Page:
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The Harley Clarke Mansion situation on the lake by the lighthouse on Sheridan Road has been the home of the Evanston Art Center for decades.  The building is now for sale.  Location, location, location.  Rumor has it that James Pritzker wants to buy it and turn it into a hotel.  (The Pritzker family owns the Hyatt chain of hotels.)  The school will move to more efficient, spacious quarters, somewhere in Evanston.  When? Where?  Don’t know, don’t have any gossip on that.  But I know I’ll miss the view of the lake from my class room in 2 South.

http://www.chicagorealestatedaily.com/article/20121204/CRED03/121209948/james-pritzker-plans-hotel-at-evanston-mansion

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The lake has presented us with oceanic drama lately.  A student in my landscape painting class said, it’s like being on Cape Cod.

My little palm sized Sony does its best, but fails at recording the dramatic impact, the roar, the wind, the chill, the sheer excitement.  All I get is a composition.  Lines and texture.  I’ll take it.

Now look at these two versions.  I just flipped the photo horizontally in Photoshop.

Same information: two people walking on the beach.   But what a difference in mood!  Can you see that one is emotional and gloomy;  and the other tells an optimistic but shallow tale?

See also post August 14:  George Innes, “Going Home.”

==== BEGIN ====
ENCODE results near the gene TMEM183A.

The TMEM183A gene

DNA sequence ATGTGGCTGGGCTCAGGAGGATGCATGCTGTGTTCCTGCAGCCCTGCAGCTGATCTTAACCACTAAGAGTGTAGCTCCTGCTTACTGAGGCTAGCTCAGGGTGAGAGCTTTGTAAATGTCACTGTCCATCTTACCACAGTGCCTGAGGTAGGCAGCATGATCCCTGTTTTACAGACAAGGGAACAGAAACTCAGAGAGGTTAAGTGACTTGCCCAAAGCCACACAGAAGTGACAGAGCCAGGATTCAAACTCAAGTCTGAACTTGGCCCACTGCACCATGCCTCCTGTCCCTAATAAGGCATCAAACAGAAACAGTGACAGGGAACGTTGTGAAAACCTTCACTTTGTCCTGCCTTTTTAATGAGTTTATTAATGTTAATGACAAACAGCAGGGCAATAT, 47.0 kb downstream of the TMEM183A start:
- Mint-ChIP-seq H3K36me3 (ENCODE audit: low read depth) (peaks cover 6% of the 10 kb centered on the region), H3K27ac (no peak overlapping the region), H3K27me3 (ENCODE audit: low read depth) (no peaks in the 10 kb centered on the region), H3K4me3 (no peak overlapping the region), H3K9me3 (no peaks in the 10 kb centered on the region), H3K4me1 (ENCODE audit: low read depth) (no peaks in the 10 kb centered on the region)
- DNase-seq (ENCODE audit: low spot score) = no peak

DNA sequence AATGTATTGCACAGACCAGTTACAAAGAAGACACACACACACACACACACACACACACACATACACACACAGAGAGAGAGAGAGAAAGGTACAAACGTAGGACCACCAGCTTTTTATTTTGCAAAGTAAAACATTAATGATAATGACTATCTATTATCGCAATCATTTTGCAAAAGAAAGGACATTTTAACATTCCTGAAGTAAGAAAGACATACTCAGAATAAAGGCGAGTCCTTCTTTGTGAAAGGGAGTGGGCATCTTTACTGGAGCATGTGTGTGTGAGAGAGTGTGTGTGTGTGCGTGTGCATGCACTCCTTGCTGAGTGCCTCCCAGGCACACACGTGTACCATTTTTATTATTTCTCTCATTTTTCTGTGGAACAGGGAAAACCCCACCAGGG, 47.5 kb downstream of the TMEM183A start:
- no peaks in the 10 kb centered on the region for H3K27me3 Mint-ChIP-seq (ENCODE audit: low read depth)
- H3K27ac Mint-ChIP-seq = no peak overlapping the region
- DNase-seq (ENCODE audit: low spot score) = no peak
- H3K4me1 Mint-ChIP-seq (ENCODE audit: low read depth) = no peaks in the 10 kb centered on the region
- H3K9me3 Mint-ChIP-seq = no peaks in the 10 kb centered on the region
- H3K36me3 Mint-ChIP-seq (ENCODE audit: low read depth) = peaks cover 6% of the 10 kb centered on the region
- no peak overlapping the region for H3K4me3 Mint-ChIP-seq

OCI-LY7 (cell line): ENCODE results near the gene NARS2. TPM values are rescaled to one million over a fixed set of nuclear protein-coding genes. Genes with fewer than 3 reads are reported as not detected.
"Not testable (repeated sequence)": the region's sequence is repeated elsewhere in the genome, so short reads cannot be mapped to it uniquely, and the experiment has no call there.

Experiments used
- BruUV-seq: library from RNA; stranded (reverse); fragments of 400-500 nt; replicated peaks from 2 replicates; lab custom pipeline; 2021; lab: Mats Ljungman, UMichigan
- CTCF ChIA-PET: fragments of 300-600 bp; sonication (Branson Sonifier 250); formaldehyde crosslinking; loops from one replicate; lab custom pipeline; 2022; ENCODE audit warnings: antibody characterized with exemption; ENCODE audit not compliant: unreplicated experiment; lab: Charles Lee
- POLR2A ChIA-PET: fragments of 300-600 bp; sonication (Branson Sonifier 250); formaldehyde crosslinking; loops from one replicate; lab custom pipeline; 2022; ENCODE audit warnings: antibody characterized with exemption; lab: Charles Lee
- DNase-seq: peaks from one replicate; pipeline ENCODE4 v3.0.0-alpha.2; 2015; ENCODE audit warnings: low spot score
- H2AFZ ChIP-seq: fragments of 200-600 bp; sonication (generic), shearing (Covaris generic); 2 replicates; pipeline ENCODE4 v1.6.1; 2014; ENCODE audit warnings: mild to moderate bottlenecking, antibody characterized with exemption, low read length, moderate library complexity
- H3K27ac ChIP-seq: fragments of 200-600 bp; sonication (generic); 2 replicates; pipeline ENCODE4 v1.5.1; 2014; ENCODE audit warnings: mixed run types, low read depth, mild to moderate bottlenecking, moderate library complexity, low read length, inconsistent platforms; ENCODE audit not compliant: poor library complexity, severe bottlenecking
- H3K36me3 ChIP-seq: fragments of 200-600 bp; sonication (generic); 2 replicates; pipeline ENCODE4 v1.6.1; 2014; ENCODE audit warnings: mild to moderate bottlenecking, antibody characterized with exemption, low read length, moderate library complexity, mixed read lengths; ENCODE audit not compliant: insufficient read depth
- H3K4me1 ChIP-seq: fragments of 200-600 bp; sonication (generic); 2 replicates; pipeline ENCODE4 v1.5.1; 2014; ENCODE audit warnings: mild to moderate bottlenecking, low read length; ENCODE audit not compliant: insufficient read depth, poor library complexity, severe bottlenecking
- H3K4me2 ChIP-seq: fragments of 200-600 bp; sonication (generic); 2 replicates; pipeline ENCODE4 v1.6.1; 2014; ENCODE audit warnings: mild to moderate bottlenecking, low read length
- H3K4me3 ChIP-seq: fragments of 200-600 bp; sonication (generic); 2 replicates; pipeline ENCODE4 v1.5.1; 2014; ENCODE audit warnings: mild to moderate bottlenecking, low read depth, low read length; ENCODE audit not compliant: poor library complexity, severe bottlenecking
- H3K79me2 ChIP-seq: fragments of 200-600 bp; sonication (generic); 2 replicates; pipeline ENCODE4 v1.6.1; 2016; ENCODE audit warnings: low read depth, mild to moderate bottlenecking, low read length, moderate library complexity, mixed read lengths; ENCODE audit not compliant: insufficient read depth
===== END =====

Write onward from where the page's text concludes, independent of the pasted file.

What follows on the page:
All contents copyright (C) 2010 Katherine Hilden. All rights reserved.

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Naming a painting is always a bit troublesome to me and when I name my own work, I resort to chance to find a title. In this case, this painting by Kathleen Q., I would not want to be in charge of the naming department and Lake-Sky-Triangulation is merely a placeholder.  I don’t know what the artist/student will call it.

She finished it at home after a fellow student suggested that the triangles also sparkle in the lake.  More triangles also trickled down into the dune-and-grass part.  “Sparkle” and “trickle” are superficial, make-shiift, descriptive terms.  The artist herself thinks on a philosophical and poetic plane.

The painting, 16” x 16”, is riveting.  I’ll say no more and instead refer the reader back to posts 7.9.11 and 7.18.11 for discussions of the evolution of this work.

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We’re continuing the conversation started here in post 7.9.11, where the triangle as a repeated shape was evident in the photo with the high horizon;  that’s the photo with the artist sitting in the upper right quadrant of the frame.  Now, as the instructor in that painting class, I’m roaming over the Evanston Art Center grounds and its environs which spread over a length of about a quarter mile.  I see compositional possibilities all the time. (See the previous post, where waiting for the Purple line at Belmont got me all inspired.)